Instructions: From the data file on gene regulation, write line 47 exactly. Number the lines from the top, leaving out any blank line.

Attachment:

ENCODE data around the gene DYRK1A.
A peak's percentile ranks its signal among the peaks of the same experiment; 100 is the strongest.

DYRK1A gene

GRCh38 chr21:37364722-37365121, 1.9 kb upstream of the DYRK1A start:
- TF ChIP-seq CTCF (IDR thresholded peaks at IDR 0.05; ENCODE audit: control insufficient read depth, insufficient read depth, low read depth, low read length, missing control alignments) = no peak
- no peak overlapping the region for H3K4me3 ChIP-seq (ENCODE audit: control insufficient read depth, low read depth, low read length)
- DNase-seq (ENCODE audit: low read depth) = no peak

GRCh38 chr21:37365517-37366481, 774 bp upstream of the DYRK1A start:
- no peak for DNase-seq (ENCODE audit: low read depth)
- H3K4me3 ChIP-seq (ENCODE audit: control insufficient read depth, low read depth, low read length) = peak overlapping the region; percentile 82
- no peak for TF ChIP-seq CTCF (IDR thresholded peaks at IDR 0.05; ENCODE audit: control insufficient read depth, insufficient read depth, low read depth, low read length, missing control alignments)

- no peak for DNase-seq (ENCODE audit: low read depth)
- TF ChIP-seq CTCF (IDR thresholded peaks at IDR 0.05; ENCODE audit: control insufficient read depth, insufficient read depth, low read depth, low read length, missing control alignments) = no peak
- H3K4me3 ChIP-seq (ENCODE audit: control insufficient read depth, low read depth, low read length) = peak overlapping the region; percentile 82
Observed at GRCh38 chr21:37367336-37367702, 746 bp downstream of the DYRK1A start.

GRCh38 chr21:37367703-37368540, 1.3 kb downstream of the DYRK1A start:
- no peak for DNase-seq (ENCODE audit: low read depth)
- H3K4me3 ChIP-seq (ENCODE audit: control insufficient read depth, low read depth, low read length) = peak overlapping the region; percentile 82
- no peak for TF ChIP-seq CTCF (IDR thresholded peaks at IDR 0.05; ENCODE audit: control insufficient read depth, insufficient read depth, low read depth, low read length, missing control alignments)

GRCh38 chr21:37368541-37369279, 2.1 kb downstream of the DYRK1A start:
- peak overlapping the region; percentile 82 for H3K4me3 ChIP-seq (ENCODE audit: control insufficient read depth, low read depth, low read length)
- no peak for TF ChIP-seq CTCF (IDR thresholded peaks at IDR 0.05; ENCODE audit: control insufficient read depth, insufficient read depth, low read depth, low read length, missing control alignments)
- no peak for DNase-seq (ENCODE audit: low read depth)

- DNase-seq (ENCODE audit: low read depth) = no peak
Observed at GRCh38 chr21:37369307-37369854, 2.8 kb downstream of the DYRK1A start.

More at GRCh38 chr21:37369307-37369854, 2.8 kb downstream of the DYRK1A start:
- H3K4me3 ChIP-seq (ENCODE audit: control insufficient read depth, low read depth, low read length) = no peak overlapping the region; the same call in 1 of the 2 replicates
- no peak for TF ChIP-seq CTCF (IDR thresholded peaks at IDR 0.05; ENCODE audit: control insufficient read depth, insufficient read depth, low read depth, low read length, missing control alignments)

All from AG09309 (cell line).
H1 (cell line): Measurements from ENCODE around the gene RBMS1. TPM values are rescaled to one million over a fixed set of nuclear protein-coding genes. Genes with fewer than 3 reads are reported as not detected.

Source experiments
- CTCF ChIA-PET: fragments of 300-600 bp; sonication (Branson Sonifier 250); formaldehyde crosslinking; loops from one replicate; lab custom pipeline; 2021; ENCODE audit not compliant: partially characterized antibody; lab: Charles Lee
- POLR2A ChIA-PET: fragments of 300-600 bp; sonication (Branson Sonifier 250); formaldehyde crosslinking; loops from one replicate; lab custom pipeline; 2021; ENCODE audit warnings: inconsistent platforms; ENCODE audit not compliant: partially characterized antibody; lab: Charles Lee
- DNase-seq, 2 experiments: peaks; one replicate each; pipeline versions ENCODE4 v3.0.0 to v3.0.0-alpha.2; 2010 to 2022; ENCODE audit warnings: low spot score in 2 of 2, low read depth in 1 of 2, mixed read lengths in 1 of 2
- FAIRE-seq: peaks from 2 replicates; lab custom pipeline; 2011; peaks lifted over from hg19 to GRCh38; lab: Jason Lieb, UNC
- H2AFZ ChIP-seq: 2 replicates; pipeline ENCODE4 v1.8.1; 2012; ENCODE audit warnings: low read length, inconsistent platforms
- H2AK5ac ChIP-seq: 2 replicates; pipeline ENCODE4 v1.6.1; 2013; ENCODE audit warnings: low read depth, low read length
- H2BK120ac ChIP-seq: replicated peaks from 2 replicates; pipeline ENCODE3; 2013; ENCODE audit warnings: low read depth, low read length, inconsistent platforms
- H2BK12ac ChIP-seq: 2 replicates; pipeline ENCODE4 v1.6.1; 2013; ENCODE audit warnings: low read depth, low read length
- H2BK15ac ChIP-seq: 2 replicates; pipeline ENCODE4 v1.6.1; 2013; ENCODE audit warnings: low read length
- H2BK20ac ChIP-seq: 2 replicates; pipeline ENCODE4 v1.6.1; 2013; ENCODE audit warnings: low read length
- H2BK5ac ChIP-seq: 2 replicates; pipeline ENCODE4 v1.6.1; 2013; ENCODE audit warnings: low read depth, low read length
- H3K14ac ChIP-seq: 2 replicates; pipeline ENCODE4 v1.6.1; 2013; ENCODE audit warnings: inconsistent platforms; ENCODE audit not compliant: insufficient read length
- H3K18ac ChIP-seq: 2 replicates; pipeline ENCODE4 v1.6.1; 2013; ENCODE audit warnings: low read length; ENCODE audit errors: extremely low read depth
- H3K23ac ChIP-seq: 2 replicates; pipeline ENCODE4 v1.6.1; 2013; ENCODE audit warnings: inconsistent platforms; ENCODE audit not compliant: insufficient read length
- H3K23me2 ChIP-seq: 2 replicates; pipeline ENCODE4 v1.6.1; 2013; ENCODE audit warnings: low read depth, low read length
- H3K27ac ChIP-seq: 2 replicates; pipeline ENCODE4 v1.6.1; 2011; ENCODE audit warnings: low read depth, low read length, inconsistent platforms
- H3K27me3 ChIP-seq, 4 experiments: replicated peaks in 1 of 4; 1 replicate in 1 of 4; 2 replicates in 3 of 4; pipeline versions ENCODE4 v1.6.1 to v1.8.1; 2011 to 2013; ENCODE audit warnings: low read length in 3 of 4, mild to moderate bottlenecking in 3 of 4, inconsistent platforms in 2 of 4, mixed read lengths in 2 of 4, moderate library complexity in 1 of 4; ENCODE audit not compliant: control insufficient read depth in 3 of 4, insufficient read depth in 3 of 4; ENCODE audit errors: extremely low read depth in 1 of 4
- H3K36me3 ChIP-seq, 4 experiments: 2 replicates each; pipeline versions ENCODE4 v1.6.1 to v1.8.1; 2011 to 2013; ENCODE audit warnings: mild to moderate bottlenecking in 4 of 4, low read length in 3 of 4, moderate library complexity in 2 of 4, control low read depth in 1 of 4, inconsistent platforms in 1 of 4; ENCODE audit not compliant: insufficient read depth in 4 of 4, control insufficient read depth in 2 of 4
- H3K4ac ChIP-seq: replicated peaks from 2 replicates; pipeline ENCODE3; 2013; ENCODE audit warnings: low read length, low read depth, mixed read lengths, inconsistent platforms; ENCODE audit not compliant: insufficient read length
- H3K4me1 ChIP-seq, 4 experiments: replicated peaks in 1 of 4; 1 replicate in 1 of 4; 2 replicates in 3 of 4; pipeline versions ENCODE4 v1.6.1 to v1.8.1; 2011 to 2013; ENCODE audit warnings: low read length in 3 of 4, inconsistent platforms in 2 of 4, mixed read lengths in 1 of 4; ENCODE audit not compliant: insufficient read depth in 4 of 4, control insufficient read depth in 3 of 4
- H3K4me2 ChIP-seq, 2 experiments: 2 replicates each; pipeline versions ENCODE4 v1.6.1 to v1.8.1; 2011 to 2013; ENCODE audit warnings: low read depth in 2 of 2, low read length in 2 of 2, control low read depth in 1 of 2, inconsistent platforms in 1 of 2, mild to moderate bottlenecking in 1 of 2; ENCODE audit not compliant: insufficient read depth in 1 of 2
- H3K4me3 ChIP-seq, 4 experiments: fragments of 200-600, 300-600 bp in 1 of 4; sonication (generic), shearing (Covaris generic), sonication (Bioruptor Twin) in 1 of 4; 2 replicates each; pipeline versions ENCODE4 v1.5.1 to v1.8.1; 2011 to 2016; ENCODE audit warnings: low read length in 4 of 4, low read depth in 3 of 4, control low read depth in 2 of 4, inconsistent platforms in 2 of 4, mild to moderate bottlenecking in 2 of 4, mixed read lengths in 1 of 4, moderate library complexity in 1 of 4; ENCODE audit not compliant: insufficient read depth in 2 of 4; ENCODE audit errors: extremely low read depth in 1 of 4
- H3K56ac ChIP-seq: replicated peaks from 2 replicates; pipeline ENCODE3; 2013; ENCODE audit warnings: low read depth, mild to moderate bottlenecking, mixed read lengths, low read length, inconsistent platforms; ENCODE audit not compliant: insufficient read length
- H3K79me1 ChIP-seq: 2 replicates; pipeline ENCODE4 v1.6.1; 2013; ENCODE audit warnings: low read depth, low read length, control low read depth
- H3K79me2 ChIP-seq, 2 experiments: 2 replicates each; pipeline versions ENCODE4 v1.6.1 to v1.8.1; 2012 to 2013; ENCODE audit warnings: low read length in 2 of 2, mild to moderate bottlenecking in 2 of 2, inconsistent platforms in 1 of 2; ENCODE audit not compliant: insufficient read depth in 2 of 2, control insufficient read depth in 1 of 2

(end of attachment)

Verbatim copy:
- H3K27ac ChIP-seq: 2 replicates; pipeline ENCODE4 v1.6.1; 2011; ENCODE audit warnings: low read depth, low read length, inconsistent platforms